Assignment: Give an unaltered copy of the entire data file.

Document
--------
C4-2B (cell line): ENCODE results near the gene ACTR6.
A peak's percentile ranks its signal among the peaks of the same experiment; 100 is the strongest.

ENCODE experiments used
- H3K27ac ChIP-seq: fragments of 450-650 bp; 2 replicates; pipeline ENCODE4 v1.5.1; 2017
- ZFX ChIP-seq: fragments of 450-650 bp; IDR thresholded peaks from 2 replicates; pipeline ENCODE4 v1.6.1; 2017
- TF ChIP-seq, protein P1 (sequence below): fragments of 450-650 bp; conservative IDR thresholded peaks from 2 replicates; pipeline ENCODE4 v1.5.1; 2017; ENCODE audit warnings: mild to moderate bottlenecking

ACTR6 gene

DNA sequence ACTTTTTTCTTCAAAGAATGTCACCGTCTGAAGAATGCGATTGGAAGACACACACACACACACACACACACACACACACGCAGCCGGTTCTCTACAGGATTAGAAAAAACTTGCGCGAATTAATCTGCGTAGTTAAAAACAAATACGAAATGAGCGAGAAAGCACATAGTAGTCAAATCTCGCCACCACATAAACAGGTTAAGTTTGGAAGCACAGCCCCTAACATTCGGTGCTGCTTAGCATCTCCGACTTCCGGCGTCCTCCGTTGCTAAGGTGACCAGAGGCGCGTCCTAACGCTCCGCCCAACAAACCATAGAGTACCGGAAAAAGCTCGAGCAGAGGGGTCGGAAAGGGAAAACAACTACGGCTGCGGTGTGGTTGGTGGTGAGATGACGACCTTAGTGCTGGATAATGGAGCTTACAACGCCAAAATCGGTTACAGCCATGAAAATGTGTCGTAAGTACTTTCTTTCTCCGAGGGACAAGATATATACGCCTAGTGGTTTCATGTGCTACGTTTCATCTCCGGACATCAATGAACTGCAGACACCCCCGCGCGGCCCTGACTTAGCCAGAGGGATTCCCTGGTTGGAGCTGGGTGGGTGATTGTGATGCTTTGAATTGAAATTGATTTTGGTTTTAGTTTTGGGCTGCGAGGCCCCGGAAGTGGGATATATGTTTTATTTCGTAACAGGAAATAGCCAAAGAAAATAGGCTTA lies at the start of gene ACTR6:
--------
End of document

C4-2B (cell line): ENCODE results near the gene ACTR6.
A peak's percentile ranks its signal among the peaks of the same experiment; 100 is the strongest.

ENCODE experiments used
- H3K27ac ChIP-seq: fragments of 450-650 bp; 2 replicates; pipeline ENCODE4 v1.5.1; 2017
- ZFX ChIP-seq: fragments of 450-650 bp; IDR thresholded peaks from 2 replicates; pipeline ENCODE4 v1.6.1; 2017
- TF ChIP-seq, protein P1 (sequence below): fragments of 450-650 bp; conservative IDR thresholded peaks from 2 replicates; pipeline ENCODE4 v1.5.1; 2017; ENCODE audit warnings: mild to moderate bottlenecking

ACTR6 gene

DNA sequence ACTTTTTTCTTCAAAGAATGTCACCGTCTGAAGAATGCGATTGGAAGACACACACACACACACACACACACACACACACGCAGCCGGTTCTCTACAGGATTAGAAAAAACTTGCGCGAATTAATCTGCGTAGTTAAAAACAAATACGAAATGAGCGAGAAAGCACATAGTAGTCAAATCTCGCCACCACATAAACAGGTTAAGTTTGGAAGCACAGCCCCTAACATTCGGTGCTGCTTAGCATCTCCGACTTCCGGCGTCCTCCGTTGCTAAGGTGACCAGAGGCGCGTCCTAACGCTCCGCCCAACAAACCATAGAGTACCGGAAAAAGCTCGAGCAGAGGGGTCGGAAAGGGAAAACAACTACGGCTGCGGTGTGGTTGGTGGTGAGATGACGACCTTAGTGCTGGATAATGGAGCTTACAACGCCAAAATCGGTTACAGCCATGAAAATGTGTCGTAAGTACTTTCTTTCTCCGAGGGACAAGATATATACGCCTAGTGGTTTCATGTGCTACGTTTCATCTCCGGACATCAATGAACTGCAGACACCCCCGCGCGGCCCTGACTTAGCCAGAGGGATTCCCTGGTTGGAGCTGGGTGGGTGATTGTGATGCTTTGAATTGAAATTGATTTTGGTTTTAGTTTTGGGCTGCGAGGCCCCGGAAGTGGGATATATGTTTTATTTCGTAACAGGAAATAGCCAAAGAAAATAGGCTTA lies at the start of gene ACTR6: